Archive for October 25th, 2013





Published on 24 October 2013

I REFER to the letter on the Allah impasse published in theSun on Oct 18 which did not go down well with some readers who were unhappy with the compromise suggested. I was privately taken to task on email and publicly chided on Facebook for supporting the court decision.

Having been accused of insincerity and pandering to the powers that be, may I say that my comments are consistent with what I wrote more than three years ago, that is the issue is caused primarily by a poor cross-lingual translation of “God”. The following letter was published in a couple of mainstream newspapers in 2010.

“BEING trained in linguistics, in particular translation theory, I see the “Allah” issue as one involving semantics and the translation of a key religious concept – God.

The word for the Muslim concept of God (Allah) has been transposed or borrowed to represent the Christian God in the Bahasa Indonesia translation of the Bible.

Cultural and religious concepts are the hardest to translate. Many words are culturally loaded and have evolved in the holy books and its teachings among the multilingual community of followers. They are often embellished and reinforced by their distinctive sociolinguistic environment and have acquired specialised contextual meanings.

In the lexicon of a language some words have a direct referential or denotative meaning – the most obvious being a name.

“Ali” refers to or denotes the person of Ali. Others have a referential meaning as well as a connotative or implied meaning eg “pig” refers to the pig (animal) but it can be used to imply the pig’s characteristics such as “gluttony” as in “You are a real pig”.

However this expression would be culturally offensive to a Muslim or Jew to whom the pig is taboo. Similarly the idiom “like a pigsty” should not be translated literally and would need a translation relevant to the particular language and culture.

“Allah” is a culturally loaded concept in Islam both in the language of the Quran and the language of its Malay Muslim adherents in Malaysia. It is imbued with many meanings including the 99 attributes of God familiar to the Muslims.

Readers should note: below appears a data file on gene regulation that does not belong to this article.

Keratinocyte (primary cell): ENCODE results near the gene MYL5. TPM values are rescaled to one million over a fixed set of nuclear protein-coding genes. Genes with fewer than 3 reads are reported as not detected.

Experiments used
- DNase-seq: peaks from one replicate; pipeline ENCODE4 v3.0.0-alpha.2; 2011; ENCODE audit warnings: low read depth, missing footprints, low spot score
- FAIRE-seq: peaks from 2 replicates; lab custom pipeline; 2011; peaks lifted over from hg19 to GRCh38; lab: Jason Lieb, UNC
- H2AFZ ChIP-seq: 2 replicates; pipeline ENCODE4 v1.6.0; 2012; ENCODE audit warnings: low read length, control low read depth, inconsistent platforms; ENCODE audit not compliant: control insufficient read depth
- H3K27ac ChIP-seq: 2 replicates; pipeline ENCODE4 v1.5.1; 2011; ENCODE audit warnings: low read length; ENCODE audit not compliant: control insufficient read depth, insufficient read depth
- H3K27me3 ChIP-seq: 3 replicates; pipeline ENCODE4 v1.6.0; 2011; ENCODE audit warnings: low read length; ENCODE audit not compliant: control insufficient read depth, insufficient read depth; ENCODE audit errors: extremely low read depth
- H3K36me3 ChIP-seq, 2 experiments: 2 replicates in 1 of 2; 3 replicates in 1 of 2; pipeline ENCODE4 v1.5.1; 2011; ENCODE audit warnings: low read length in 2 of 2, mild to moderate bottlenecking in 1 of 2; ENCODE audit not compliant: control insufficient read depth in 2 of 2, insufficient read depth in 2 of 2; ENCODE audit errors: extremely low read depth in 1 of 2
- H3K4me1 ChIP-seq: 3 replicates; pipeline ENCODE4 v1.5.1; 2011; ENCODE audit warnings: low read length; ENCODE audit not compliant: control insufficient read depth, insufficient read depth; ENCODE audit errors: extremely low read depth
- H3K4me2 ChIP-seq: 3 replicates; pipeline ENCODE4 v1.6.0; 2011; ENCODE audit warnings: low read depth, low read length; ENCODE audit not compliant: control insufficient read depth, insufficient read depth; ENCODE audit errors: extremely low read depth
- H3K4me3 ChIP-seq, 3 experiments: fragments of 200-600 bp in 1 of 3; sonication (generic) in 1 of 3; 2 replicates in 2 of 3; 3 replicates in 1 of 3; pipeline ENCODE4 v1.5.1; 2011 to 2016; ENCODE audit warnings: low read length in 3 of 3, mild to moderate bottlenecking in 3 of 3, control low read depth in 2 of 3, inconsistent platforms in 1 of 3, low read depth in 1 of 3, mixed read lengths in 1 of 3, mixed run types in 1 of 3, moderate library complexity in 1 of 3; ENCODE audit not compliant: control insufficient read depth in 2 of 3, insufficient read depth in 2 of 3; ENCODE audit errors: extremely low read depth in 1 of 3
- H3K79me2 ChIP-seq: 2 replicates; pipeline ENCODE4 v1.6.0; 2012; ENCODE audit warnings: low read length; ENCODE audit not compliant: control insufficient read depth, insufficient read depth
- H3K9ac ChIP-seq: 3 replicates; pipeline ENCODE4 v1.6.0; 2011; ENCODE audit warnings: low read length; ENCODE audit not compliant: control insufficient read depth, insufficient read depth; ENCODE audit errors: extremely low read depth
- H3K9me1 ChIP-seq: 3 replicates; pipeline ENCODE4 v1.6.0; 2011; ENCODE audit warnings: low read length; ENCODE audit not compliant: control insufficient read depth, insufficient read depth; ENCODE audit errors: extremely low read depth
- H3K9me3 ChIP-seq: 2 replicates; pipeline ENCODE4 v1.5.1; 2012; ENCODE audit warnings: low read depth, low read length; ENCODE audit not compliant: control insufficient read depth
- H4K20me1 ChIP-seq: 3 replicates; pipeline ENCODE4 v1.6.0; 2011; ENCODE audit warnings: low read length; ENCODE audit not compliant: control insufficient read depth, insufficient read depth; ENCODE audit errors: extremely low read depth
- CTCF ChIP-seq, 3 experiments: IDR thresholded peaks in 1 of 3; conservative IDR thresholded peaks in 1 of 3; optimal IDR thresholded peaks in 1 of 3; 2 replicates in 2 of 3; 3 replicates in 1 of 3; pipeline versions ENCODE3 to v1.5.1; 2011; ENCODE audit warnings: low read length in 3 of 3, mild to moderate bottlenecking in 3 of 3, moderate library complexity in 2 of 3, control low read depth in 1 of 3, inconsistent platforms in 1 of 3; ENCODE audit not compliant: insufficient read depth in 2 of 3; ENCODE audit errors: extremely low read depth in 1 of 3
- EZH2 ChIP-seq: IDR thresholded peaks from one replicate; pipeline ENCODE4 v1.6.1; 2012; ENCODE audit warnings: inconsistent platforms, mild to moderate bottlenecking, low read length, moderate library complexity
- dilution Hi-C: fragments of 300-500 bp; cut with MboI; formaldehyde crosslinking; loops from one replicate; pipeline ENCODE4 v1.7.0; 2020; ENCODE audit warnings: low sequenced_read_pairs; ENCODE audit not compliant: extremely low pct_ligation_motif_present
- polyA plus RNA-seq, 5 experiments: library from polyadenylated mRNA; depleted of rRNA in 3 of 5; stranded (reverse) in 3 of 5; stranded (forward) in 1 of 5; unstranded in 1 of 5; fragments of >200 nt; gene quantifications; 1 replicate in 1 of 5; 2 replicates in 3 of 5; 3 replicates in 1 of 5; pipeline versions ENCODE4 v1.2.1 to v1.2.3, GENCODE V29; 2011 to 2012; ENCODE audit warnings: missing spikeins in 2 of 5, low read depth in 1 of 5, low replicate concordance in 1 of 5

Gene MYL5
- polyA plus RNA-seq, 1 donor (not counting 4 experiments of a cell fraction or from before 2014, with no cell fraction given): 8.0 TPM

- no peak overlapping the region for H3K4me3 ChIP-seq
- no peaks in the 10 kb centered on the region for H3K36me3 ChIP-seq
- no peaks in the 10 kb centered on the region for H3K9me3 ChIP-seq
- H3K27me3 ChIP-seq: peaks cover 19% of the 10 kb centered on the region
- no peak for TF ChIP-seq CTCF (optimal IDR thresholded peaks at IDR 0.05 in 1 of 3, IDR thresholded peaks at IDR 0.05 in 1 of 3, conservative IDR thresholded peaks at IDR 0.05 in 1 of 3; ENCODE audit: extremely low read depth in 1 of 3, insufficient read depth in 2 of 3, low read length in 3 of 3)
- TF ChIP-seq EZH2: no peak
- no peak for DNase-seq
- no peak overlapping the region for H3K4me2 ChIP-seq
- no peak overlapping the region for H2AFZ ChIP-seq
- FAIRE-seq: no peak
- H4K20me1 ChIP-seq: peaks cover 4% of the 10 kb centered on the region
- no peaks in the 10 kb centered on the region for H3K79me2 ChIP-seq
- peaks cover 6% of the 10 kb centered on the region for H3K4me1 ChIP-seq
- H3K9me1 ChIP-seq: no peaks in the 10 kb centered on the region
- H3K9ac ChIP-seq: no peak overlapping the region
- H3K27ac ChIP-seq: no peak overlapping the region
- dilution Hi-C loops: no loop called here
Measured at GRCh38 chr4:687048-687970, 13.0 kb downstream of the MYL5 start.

To juxtapose “Allah” in the culturally distinct Christian milieu is to translate what is basically an untranslatable concept – both of the unity in the Muslim understanding of God and the Trinity in the Christian conception of God. These concepts are highly complex and abstract in themselves. Why confuse people further with a poor translation?

In translation theory, there is the notion of “untranslatability” and when a concept is untranslatable the translator resorts to employing the generic term supported by notes or an explanation. In this case the generic Malay word for the concept of the universal God “Tuhan” can be used in the Bible translation with notes and an explanation about the Trinity.

Translators must demonstrate the highest linguistic sensitivity and exercise the greatest caution when they translate important texts and documents. Not only must they be specialists in the subject area but linguists in their own right. Ideally, the translator must be a native speaker of one of the two languages involved and have a mastery over the other.”

In different versions of the English Bible, the terms “Lord”, “Father”, “God” are used as appellations for the Christian God, to refer to him as well as to call out to him. The same terms are used in Christian prayers chanted by the individual alone or with the rest of the congregation in a chapel or church.

Attending primary and secondary school in the Convent of the Holy Infant Jesus, Seremban , I grew up knowing the English version of the Lord’s Prayer and Hail Mary by heart and even mouthed them silently at school assemblies and other events where the Roman Catholic nuns offered these prayers. It would be interesting to know how these prayers are translated into Malay for a Malay-speaking Christian congregation.

Datin Halimah Mohd Said
President PCORE
What The Sun did not publish

Below, I offer my own translation of  the  Hail Mary:

English version:

Hail Mary, full of grace.

Our Lord is with thee.

Blessed art thou among women,

And blessed is the fruit of thy womb, Jesus.

Holy Mary, Mother of God

Pray for us sinners

Now and at the hour of our death.



Malay Translation:

Ya Mariam, penuh dengan limpah kurniamu

Allah di sisimu

Kamu dirahmati di kalangan hawa

Dan kerahmatan tunas rahim mu, Isa

Mariam yang suci, Ibu kepada Allah

Doa’kan kami yang berdosa,

Kini dan pada saat kematian kami.



I leave the readers to read into the greater implications of this translation as well as other translations of Christian texts where God in English is rendered into Allah in Malay.


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